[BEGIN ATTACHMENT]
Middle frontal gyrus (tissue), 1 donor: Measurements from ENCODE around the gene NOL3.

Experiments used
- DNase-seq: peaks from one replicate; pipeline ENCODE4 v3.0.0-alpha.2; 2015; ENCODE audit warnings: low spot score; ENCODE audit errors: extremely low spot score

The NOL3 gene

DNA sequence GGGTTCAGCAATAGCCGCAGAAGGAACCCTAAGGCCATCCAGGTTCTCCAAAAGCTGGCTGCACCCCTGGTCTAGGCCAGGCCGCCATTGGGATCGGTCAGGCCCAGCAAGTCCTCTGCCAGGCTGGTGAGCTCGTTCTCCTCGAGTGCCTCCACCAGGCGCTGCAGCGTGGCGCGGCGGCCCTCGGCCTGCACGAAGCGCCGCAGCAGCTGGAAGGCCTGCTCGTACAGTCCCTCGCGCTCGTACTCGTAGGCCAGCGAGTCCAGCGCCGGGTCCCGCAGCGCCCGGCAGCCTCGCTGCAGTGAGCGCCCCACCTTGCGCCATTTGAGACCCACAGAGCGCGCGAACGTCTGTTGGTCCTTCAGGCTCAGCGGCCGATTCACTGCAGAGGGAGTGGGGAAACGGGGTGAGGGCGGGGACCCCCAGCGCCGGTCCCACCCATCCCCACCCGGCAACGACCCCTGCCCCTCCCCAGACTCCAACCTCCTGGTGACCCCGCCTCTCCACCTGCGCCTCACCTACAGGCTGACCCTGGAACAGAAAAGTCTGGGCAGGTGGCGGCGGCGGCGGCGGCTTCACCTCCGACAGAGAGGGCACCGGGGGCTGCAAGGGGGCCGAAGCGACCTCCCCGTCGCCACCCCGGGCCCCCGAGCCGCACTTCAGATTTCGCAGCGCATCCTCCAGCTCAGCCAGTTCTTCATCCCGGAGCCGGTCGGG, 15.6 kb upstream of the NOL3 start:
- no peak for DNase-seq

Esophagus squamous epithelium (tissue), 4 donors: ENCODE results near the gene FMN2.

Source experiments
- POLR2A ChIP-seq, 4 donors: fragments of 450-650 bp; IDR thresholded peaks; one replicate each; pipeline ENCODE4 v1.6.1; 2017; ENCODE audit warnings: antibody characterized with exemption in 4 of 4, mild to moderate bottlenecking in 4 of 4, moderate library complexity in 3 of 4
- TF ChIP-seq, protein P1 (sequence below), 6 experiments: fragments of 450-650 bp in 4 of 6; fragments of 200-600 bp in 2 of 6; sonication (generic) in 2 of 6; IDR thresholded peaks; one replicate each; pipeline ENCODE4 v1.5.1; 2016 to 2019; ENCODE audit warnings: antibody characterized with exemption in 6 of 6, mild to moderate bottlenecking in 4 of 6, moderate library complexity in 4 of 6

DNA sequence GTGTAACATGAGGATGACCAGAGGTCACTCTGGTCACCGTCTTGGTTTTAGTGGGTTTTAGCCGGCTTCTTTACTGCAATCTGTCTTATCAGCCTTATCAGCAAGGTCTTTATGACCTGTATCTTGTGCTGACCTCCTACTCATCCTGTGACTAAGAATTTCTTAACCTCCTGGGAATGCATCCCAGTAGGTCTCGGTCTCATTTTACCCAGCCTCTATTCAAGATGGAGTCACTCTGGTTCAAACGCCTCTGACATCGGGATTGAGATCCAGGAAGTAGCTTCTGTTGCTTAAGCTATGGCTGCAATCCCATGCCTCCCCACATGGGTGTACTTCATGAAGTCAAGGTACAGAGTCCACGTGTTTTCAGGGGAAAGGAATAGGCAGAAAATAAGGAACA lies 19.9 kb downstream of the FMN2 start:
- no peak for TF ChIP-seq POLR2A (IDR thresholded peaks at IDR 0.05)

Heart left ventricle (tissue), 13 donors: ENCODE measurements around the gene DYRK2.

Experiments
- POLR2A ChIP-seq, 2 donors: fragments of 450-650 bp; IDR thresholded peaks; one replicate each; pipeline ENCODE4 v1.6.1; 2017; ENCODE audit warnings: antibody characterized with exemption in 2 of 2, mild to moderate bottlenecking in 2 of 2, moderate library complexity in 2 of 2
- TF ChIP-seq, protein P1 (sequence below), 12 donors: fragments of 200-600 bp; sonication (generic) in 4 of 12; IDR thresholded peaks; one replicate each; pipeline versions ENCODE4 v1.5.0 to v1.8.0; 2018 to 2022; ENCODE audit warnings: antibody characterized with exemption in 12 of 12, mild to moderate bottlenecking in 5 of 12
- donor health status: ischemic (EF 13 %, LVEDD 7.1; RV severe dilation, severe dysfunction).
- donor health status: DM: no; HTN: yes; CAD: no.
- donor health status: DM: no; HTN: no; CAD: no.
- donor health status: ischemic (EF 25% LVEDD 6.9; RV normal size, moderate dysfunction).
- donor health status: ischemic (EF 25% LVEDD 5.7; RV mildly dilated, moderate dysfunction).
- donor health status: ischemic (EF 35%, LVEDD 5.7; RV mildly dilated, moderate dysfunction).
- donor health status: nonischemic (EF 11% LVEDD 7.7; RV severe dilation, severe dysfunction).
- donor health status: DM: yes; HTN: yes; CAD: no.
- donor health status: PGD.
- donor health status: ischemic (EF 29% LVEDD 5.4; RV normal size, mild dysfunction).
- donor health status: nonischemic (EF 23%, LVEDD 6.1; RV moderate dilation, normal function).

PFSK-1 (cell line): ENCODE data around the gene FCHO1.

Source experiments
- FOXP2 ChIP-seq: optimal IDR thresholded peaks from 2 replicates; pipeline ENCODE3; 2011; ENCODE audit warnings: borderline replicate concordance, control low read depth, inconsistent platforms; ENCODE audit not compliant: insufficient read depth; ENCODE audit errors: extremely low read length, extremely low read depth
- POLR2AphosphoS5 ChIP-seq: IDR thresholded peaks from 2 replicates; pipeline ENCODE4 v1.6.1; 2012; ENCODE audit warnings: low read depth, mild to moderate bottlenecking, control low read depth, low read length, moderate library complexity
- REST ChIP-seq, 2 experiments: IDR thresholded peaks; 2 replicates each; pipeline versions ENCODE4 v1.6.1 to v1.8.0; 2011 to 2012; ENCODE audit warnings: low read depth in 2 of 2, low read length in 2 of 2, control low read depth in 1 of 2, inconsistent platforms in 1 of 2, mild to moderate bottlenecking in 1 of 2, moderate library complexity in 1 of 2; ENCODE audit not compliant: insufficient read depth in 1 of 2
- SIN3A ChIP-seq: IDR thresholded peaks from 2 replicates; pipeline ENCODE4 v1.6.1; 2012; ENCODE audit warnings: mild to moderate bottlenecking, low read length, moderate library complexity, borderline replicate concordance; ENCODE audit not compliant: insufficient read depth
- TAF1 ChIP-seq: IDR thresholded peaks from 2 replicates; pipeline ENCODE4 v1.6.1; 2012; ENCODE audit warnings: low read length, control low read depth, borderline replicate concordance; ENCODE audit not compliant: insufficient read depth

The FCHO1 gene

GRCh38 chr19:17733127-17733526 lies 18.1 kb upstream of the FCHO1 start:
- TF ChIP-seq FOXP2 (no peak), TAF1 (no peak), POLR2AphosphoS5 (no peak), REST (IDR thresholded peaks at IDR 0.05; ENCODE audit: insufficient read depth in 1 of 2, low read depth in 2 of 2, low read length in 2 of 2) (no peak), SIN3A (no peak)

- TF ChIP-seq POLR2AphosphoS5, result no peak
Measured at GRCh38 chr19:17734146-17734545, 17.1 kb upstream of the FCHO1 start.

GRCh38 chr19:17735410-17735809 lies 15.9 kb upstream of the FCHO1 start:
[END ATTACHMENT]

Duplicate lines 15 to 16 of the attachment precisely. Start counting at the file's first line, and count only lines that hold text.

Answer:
- POLR2A ChIP-seq, 2 donors: fragments of 450-650 bp; IDR thresholded peaks; one replicate each; pipeline ENCODE4 v1.6.1; 2017; ENCODE audit warnings: antibody characterized with exemption in 2 of 2, mild to moderate bottlenecking in 2 of 2, moderate library complexity in 2 of 2
- TF ChIP-seq, protein P1 (sequence below), 12 donors: fragments of 200-600 bp; sonication (generic) in 4 of 12; IDR thresholded peaks; one replicate each; pipeline versions ENCODE4 v1.5.0 to v1.8.0; 2018 to 2022; ENCODE audit warnings: antibody characterized with exemption in 12 of 12, mild to moderate bottlenecking in 5 of 12